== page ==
The median survival for metastatic melanoma is in the realm of 8-16 months and there are few therapies that offer significant improvement in overall survival. One of the recent advances in cancer treatment focuses on epigenetic modifiers to alter the survivability and immunogenicity of cancer cells. Our group and others have previously demonstrated that pan-HDAC inhibitors induce apoptosis, cell cycle arrest and changes in the immunogenicity of melanoma cells. Here we interrogated specific HDACs which may be responsible for this effect. We found that both genetic abrogation and pharmacologic inhibition of HDAC6 decreases in vitro proliferation and induces G1 arrest of melanoma cell lines without inducing apoptosis. Moreover, targeting this molecule led to an important upregulation in the expression of tumor associated antigens and MHC class I, suggesting a potential improvement in the immunogenicity of these cells. Of note, this anti-melanoma activity was operative regardless of mutational status of the cells. These effects translated into a pronounced delay of in vivo melanoma tumor growth which was, at least in part, dependent on intact immunity as evidenced by the restoration of tumor growth after CD4+ and CD8+ depletion. Given our findings, we provide the initial rationale for the further development of selective HDAC6 inhibitors as potential therapeutic anti-melanoma agents.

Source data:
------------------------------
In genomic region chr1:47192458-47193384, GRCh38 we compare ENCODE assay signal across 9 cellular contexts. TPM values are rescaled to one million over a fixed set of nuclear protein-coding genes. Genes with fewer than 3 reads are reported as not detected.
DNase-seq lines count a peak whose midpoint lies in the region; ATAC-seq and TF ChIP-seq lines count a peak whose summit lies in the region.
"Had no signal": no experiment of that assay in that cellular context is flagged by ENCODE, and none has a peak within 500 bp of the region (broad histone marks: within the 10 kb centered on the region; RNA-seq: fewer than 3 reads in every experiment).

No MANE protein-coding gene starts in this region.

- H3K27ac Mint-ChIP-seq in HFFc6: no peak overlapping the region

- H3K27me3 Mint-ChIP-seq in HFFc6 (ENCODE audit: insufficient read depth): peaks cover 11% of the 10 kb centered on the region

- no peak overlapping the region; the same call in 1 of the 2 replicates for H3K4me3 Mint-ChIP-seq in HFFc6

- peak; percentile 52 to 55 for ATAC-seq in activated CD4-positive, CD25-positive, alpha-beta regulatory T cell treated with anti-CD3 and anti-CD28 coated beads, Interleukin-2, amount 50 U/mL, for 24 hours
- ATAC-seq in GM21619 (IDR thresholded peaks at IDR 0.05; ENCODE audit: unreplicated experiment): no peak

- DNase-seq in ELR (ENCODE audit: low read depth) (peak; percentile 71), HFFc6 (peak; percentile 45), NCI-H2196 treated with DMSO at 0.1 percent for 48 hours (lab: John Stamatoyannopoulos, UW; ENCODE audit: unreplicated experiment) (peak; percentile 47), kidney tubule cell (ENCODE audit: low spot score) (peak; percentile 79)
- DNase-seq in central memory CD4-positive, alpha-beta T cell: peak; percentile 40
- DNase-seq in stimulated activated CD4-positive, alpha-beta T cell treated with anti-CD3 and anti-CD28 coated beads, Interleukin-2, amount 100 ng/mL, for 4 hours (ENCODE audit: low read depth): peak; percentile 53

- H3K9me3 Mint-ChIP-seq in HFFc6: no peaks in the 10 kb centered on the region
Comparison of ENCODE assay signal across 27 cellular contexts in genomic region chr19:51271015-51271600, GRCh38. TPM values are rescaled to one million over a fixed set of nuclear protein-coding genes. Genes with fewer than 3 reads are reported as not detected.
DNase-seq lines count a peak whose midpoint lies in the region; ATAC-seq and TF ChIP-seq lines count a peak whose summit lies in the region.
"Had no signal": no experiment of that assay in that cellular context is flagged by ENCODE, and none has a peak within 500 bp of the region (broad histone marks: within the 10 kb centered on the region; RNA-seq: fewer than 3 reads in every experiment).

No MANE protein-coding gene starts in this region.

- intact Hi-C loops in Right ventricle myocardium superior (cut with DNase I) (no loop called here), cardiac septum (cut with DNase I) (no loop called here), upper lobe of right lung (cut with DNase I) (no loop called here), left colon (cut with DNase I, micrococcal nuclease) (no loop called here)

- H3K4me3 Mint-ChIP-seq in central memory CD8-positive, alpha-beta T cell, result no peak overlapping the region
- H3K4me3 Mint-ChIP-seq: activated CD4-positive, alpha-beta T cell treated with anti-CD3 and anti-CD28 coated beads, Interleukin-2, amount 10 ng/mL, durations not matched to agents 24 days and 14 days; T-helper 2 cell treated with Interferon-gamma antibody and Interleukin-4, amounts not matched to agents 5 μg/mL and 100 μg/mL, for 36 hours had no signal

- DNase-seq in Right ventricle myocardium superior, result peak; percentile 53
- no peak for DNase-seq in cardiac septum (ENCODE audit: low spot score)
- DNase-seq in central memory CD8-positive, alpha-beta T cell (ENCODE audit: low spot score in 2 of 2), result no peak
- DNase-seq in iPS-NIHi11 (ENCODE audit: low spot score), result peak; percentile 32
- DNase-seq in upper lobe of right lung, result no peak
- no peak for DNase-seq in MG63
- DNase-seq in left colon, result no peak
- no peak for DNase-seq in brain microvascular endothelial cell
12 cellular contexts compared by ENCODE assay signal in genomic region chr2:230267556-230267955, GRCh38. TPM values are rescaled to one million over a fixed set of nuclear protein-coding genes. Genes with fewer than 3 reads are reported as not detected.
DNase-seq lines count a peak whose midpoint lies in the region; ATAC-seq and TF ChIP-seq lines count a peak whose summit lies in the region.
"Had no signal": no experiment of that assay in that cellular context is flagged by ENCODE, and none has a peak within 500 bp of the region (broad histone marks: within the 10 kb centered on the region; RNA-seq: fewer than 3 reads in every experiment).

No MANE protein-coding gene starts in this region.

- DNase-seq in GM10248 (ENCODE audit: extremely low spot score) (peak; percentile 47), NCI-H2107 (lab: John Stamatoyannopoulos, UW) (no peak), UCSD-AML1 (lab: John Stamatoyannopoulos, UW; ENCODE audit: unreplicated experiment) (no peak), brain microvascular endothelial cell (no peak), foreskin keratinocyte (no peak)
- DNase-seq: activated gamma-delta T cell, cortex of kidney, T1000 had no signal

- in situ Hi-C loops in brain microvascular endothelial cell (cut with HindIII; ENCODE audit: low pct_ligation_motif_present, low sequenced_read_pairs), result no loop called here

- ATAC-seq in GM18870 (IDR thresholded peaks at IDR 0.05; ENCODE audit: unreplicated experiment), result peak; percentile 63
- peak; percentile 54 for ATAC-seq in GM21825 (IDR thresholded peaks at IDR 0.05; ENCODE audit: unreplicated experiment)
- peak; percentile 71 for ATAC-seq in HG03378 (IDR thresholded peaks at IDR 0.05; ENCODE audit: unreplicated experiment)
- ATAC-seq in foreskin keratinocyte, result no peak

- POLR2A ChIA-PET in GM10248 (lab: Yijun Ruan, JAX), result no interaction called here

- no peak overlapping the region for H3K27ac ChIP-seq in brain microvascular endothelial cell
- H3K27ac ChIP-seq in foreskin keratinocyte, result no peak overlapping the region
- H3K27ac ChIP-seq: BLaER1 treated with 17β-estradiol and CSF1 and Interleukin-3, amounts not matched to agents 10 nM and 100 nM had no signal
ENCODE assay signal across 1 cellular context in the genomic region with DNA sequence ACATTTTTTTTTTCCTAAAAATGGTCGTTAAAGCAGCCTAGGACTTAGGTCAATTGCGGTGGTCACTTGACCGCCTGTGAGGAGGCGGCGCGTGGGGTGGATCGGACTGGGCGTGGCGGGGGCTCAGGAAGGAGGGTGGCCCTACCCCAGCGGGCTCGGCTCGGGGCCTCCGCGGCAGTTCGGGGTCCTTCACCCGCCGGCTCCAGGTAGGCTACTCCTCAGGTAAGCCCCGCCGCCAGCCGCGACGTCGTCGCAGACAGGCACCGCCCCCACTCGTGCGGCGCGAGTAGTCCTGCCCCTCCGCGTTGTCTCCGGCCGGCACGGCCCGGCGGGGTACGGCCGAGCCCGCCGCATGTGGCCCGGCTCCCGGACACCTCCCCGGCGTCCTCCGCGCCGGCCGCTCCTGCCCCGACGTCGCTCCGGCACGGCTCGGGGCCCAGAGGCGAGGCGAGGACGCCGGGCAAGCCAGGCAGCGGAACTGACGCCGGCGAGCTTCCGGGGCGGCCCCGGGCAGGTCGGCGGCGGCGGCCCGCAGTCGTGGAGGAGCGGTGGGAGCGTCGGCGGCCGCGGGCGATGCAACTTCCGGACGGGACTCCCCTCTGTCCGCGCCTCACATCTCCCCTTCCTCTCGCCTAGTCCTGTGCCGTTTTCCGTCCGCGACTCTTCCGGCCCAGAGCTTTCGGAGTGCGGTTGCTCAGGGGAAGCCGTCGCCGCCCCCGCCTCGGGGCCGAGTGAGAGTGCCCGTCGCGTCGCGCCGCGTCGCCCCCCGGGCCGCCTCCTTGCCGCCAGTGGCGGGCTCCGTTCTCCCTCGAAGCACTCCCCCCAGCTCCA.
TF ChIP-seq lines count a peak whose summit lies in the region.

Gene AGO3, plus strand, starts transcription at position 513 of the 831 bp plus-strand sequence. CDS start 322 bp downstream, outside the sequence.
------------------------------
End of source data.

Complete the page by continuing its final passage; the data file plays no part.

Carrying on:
|Original language||English (US)|
|Number of pages||11|
|State||Published - Aug 1 2015|
Bibliographical noteFunding Information:
This work was supported by NIH 1R21 CA184612-01 (AV), Melanoma Research Foundation CDA 288760 (AV), and NIH P50 CAS 168536-01A (EMS, JW, ES).
© 2015 Federation of European Biochemical Societies.
- Histone deacetylases
- Tubastatin A